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The next layer is the remaining veggies, all but the kale, the cheese and the raw protein.  Keep in mind, however, that unless chicken, for example is cut very small it may not cook through, even on the top of the pizza.  Seafood, shrimp and/or scallops are a good bet because they cook so quickly as is any other cooked protein.  Time to add the shrimp and then sprinkle with some grated parmesan.
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And finally the kale.  I love crispy kale so it’s the perfect veggie to top the pizza.  Cooked broccoli is also a good bet as both kale and broccoli get very crisp when exposed to high heat.  Then some dried rosemary/oregano/ thyme or whatever you have on hand and some kosher salt and pepper.

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Shake your pizza on the peel once again and if it moves freely, you are all set.  If not, you know what to do.  Bake for 10-12 minutes until shrimp is cooked through and crust is golden brown and crispy.  Remove from oven and let pizza sit for 5 minutes for the cheese to set up and so you don’t burn the roof of your mouth because you’re going to want to eat this pizza as soon as possible!

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20160127_195207.jpgI usually work night and have been traveling quite a bit lately for work and cooking adventures so I was very excited about a night at home and time too cook a meal for my family!  Here’s the perfect recipe even for the pickiest of eaters.  Hands on time is quick, cooking time is fairly fast and you don’t have to do much to have a wonderful dinner that the leftovers are as good as the meal, easy to reheat and simple to make for a small crowd.

I adore chicken thighs.  They are inexpensive (12 pc for 7.20 at Market Basket), delicious, meaty, moist and tender and usually I use my good friend Doug Keiles’ line of rubs (http://www.ribswithin.com/products/) on the meat and put them on the grill or in the oven on a sheet pan and all is right with the world.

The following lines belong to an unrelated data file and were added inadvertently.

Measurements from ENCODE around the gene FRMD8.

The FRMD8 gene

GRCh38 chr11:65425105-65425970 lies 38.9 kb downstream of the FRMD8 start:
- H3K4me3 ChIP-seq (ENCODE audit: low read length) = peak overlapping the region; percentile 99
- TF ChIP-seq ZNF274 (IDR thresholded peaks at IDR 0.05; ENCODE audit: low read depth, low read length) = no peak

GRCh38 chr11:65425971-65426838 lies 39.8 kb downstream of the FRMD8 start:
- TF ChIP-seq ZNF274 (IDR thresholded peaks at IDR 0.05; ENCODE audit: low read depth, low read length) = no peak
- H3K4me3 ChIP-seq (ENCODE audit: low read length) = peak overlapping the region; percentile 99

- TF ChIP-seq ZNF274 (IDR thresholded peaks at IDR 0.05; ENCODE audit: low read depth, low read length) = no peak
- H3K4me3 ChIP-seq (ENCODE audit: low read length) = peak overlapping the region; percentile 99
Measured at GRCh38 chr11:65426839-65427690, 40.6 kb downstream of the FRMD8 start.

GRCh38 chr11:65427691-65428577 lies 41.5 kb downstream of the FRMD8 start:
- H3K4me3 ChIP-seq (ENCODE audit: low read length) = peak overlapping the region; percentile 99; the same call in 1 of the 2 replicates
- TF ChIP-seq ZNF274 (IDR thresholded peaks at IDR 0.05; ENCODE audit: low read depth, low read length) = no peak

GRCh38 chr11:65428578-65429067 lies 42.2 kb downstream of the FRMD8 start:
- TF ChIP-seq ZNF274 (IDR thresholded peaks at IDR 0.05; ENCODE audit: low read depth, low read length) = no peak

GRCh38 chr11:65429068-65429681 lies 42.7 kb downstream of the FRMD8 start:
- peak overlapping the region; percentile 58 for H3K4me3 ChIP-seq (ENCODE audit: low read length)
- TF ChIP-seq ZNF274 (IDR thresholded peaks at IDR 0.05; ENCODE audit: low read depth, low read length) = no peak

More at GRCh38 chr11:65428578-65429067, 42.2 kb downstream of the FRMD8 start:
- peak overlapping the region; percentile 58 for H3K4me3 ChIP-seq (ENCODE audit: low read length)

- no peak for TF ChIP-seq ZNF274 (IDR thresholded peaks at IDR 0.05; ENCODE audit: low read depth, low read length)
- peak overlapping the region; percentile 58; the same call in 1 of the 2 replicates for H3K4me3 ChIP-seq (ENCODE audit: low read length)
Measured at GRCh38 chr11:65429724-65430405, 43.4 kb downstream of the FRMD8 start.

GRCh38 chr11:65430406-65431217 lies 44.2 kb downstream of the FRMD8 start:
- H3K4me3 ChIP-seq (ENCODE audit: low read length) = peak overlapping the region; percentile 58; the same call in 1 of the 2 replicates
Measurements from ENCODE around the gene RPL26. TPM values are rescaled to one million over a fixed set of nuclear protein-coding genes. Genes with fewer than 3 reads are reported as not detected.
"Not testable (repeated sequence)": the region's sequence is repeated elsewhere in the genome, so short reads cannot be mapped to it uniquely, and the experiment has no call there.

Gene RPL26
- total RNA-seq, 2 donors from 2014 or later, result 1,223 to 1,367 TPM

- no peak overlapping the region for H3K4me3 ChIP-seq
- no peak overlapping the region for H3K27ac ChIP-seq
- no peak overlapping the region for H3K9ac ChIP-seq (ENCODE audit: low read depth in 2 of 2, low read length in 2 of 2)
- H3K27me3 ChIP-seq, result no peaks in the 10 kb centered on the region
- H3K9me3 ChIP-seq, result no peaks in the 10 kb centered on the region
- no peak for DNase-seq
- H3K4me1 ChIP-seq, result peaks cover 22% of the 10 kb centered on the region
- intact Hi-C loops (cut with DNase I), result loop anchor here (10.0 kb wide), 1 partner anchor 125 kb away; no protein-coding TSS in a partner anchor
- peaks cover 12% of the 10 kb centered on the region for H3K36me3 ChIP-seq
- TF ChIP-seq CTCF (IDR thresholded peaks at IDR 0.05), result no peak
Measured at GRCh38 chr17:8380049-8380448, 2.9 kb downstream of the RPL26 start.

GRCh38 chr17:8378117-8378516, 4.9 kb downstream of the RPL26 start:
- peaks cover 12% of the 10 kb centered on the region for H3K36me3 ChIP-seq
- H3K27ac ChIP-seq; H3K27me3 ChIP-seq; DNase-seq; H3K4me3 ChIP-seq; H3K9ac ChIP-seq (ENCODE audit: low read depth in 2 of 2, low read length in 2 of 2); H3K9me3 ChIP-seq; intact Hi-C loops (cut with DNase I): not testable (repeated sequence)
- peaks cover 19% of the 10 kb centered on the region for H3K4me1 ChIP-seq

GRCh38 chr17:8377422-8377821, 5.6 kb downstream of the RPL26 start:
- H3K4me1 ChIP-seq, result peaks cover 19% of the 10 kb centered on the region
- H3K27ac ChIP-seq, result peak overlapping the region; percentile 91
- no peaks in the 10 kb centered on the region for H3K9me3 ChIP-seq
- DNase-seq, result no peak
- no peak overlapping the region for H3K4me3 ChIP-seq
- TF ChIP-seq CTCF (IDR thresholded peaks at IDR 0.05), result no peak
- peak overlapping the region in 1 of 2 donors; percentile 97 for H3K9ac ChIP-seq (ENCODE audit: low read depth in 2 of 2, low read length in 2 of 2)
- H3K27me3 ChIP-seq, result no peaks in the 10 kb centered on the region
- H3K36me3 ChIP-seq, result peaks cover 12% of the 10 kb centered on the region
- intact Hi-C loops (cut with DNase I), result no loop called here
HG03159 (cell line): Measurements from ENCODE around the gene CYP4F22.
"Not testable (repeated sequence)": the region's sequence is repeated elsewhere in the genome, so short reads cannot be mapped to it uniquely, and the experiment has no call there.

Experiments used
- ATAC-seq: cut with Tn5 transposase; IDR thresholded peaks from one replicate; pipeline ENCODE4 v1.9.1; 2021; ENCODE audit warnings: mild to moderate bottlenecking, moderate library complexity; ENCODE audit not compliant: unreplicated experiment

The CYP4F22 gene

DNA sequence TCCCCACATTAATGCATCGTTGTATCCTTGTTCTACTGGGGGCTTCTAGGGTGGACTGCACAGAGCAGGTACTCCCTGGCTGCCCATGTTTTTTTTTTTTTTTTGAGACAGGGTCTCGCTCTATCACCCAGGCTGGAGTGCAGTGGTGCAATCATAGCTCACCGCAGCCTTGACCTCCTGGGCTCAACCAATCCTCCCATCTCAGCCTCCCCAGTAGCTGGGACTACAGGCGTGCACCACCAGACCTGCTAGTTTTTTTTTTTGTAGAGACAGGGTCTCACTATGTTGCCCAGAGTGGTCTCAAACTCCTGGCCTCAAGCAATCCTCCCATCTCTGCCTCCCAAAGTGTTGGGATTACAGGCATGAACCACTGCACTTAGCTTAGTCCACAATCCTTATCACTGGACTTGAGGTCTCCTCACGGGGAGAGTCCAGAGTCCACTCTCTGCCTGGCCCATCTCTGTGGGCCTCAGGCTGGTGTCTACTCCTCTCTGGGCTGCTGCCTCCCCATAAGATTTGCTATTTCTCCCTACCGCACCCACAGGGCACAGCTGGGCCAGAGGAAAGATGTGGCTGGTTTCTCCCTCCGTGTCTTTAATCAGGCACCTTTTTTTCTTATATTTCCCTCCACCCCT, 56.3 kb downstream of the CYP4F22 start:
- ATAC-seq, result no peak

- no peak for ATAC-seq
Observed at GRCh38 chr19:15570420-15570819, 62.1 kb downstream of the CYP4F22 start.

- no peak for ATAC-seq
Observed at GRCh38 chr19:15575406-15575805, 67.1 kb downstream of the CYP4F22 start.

Tonight however, I decided that I wanted to make something to go with pasta with Meyer Lemon Oil, parsley and spicy roasted broccoli, which are two favorites in my family and I had the pleasure of not only my immediate family for dinner but Famous Chicka (my niece, Sarah) and my daughter’s best friend Ashley who is a culinary student at Lily’s school for expert assistance.  It’s remarkable how fast you can get things done with extra hands chopping, slicing and stirring!

Pan Roasted Chicken Thighs with Meyer Lemons and Olives

2 tablespoon olive oil

10-12 bone in skin on chicken thighs

2 tablespoons dried Italian Seasoning

2 tablespoon dried rosemary, crushed

1 cup dry white wine

2 large shallots, thinly sliced

1 cup chicken broth

1 cup pitted brined olives (use whatever you have on hand)

2 Meyer Lemons (or regular if you don’t have Meyer), one thinly sliced and seeds removed and one zested and juiced

Preheat oven to 375 degrees F.

With a knife or kitchen shears, remove any excess skin from chicken.  Season chicken liberally with kosher salt, freshly ground pepper, Italian seasoning and crushed rosemary.

In a large, heavy Dutch Oven (I use the Le Creuset 9.5 quart French Oven) over medium high heat, heat olive oil until shimmering and nearly smoking.  Place chicken thighs, six at a time, skin side down in hot pan and brown for 5-6 minutes until skin is browned.  Remove from pan to a baking sheet and repeat with remaining chicken.

Drain all but 3 tablespoons fat from pan, reduce heat to medium and add wine to the pan, scraping browned bits from the bottom of the pan while stirring.  Add shallots and cook until shallots are softened, stirring frequently, about 2 minutes.  Add olives and Meyer lemon slices, zest, juice and chicken broth to the pan.  Add chicken back to the pan, skin side up in a single layer.  Cover pan with lid or aluminum foil and place in preheated oven for 25-35 minutes until chicken is cooked through and reaches 165 degrees F.

Remove from oven and set aside, uncovered, for 5 minutes before serving.  Enjoy!

I served mine with spicy broccoli (toss bite sized broccoli pieces in olive oil, salt, pepper and red pepper flakes, place on a baking sheet and roast at 450 degrees F for 8-10 minutes until slightly charred and softened) and pasta (I used the high protein) tossed with Meyer lemon oil, fresh parsley, freshly cracked pepper and topped with parmesan cheese.